Christians Common Questions About Islam - MUHAMMAD
3- Who was the Prophet Muhammad?
Muhammad is the name of the man who (Muslims believe) received a revelation from God, and in accordance with this revelation laid the foundation of Muslim belief and practice. He is also called "an-nabi", which means "the Prophet".
4- Of what nationality was he?
Muhammad was a native of Arabia, a Semite by race, a "white man", though of dark complexion. Tradition says that he was of medium height, his head was strong, his beard thick, his feet and his hands were rough; his bony frame indicated vigour, his face was ruddy. He is also said to have had black eyes, straight hair and smooth cheeks. He dyed himself with henna.
5- When and where did Muhammad live?
Muhammad was born about the year 570 of the Christian era (A.D.). At that time North Africa, Europe, the Middle East and part of Asia including India and China, constituted the well-traveled "civilized world", and it was within this region, at Mecca in Central Arabia, that Muhammad was born. He died in the year 632 A.D. His life's work was done, therefore, in the 7th Century after Christ, and about 800 miles to the south of Jerusalem.
6- What were the names of his father and mother?
Muhammad belonged to one of the Quraish families, that of Banu Hashim. His grandfather was Abd-al-Muttalib, his father was Abdu'llah, his mother was Amina, daughter of Wahib.
7- What do you know of the life of Muhammad?
Muhammad was an orphan from very early childhood. He was placed under the guardianship of his grandfather, and was entrusted to some Bedouin until weaning, then to one of his uncles, Abu Tali'o. During this last period Muhammad joined his cousin Ali, who was later to become one of his close collaborators and even his son-in-law. (Q.77).
As a young man of great honesty and a serious reputation, he entered the service of a rich widow, Khadija, who conducted an important business concern. In the service of Khadija Muhammad made repeated journeys as far as to Palestine and probably to Jerusalem. On his return from one of these journeys, Khadija's admiration for her employee led her to marry him. Soon after, Muhammad was drawn towards spiritual retreats. He went alone to a cave far from the markets and crowds in order to meditate. He already hated the kind of idolatry which he saw displayed in his town. One day he was convinced by a kind of vision that he was called to reform his people. Tradition tells that the angel Gabriel (Jibril) appeared to him and gave him the command to preach. "But what must I preach?" replied Muhammad. "Preach in the name of Thy Lord, who created man…" replied the Angel (96, 'Alaq 1-5).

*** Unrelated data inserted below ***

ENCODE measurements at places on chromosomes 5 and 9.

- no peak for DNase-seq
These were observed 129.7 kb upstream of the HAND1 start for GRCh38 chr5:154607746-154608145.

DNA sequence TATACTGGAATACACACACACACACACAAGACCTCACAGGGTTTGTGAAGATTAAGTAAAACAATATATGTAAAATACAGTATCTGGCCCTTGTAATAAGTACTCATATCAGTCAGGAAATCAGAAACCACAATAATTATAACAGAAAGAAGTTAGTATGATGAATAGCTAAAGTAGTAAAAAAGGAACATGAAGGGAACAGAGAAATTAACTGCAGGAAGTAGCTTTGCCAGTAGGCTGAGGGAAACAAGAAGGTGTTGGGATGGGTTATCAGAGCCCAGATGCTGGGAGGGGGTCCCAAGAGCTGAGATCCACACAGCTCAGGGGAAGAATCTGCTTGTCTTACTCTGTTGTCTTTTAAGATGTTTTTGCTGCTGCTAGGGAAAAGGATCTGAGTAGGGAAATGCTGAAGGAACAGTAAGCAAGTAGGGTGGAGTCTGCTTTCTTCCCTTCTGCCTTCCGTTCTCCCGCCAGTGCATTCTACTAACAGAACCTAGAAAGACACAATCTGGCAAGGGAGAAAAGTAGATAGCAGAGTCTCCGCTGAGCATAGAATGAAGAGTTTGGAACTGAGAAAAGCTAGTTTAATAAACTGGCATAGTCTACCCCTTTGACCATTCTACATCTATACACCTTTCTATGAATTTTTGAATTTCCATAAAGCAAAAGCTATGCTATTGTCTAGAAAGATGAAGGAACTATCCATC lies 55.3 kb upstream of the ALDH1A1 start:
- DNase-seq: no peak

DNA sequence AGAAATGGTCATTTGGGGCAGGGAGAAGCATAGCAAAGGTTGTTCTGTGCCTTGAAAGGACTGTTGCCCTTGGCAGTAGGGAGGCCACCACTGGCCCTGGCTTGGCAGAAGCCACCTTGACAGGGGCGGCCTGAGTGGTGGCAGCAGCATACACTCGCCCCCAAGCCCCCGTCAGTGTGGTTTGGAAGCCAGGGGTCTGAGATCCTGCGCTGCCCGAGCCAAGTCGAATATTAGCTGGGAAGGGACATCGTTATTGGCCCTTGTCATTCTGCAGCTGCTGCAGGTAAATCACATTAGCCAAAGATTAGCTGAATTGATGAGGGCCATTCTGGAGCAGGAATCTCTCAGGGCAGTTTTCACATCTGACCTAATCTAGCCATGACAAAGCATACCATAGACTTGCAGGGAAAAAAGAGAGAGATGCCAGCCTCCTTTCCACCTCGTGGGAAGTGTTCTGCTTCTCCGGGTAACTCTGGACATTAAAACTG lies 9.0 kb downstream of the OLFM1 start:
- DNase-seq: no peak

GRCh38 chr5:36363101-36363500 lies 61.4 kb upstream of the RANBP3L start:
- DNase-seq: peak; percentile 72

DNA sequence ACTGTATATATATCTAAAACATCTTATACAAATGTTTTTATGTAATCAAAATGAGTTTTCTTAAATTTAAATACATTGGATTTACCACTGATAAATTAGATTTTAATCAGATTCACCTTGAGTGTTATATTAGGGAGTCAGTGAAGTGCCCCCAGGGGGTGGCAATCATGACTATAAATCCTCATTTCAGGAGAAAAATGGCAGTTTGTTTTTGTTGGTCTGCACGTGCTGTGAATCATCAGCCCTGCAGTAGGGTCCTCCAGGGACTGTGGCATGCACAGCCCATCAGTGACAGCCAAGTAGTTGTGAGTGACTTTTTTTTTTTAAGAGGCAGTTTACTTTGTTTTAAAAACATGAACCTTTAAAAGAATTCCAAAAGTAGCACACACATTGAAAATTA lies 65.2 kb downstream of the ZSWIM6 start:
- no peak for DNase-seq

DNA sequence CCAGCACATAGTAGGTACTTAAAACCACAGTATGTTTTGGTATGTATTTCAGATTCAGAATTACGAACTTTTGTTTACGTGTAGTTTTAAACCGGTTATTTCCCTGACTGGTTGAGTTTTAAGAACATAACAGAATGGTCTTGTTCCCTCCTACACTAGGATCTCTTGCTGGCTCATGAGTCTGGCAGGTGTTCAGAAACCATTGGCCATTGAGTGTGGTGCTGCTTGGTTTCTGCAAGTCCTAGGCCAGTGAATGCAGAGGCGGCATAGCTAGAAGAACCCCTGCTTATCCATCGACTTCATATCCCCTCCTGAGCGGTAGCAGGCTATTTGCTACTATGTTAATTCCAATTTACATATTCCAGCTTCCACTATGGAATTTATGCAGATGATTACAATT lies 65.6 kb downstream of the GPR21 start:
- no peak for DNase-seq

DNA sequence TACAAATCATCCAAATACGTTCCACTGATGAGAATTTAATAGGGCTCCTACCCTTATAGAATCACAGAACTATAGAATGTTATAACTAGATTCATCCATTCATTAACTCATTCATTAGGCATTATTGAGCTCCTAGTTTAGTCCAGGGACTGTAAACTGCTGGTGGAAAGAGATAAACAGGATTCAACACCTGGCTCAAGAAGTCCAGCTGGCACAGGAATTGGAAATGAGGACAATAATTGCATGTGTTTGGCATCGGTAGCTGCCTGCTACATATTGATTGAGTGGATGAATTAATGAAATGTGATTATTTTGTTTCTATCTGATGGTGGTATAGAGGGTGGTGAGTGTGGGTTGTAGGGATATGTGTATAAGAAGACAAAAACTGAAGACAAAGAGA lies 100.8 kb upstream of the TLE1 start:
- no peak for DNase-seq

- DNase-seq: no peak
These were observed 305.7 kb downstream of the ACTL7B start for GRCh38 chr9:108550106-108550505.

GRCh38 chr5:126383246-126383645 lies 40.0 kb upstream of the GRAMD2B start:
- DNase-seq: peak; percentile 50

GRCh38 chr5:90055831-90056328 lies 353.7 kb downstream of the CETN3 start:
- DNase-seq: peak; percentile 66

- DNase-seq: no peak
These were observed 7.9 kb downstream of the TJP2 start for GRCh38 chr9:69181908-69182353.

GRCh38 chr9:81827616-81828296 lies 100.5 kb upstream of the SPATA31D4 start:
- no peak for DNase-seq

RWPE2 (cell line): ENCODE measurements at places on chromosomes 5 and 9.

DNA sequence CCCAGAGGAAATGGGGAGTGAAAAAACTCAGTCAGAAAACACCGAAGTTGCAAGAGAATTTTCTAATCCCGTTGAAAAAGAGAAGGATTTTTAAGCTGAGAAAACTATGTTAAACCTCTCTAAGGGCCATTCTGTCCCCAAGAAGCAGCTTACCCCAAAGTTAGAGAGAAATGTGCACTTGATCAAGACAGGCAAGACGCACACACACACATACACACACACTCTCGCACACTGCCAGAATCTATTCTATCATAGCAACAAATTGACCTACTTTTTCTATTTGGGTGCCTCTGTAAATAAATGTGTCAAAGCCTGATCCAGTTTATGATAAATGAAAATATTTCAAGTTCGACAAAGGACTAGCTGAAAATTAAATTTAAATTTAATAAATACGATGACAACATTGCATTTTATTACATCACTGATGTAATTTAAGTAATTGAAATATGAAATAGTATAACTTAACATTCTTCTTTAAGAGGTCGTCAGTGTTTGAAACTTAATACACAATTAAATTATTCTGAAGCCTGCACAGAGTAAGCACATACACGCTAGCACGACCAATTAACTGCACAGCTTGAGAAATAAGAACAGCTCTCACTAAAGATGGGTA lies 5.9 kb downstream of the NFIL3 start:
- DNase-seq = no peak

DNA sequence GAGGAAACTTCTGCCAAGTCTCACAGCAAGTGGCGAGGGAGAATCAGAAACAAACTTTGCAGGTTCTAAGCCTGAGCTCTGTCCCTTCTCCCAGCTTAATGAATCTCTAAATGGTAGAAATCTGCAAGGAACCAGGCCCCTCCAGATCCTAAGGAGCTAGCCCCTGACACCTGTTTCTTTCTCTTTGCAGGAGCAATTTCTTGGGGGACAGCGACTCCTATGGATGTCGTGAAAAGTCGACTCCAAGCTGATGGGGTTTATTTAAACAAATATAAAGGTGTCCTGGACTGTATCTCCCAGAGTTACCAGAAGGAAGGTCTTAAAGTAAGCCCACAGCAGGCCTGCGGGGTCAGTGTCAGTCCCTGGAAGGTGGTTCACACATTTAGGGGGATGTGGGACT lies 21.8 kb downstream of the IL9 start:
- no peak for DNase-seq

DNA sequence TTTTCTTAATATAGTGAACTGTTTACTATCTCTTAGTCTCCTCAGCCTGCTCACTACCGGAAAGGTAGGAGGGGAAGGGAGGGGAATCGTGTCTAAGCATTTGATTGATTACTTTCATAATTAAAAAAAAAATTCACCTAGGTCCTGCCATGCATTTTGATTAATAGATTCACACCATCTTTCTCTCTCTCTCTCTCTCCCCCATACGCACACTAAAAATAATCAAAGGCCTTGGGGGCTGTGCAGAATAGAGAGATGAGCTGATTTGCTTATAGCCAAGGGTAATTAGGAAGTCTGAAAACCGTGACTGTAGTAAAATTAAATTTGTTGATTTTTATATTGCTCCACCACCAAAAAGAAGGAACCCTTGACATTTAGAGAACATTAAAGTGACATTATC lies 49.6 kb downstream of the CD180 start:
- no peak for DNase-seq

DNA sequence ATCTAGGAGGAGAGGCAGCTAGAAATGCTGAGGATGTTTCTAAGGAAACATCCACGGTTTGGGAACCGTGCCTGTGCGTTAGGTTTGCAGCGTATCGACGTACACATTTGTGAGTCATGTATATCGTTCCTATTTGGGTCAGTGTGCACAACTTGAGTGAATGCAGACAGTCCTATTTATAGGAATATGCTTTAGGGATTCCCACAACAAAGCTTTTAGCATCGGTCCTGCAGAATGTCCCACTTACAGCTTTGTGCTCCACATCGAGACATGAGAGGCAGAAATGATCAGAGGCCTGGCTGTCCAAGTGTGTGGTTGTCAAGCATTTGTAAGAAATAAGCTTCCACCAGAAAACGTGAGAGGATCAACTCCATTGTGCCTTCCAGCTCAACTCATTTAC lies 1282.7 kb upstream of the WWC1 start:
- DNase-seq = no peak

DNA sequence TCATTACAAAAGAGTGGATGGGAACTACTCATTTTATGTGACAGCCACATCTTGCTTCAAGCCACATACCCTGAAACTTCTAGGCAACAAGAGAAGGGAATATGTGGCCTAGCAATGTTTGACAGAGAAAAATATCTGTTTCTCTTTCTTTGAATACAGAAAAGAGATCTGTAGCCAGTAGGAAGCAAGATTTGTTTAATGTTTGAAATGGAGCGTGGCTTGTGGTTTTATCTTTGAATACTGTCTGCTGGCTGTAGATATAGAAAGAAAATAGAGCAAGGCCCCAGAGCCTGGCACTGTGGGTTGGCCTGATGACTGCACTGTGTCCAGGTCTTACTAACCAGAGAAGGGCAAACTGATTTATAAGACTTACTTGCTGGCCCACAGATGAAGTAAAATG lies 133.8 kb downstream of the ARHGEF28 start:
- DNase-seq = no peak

Not long afterwards Muhammad began to proclaim that the day of judgment was near, that each man must live justly and honestly in gratitude for the goodness of God; each must render an account of his life, and woe to him who does not prepare to meet his God. This vision occurred in the year 610; after twelve years of preaching at Mecca the opposition became so fierce that Muhammad with his 60 followers emigrated to the city of Yathrib, some 280 miles north of Mecca. This emigration (Hijra)* took place on the 24th September 622. Yathrib was later renamed Medina ("the City"), and Muhammad lived there up to his death on the 8th June 632.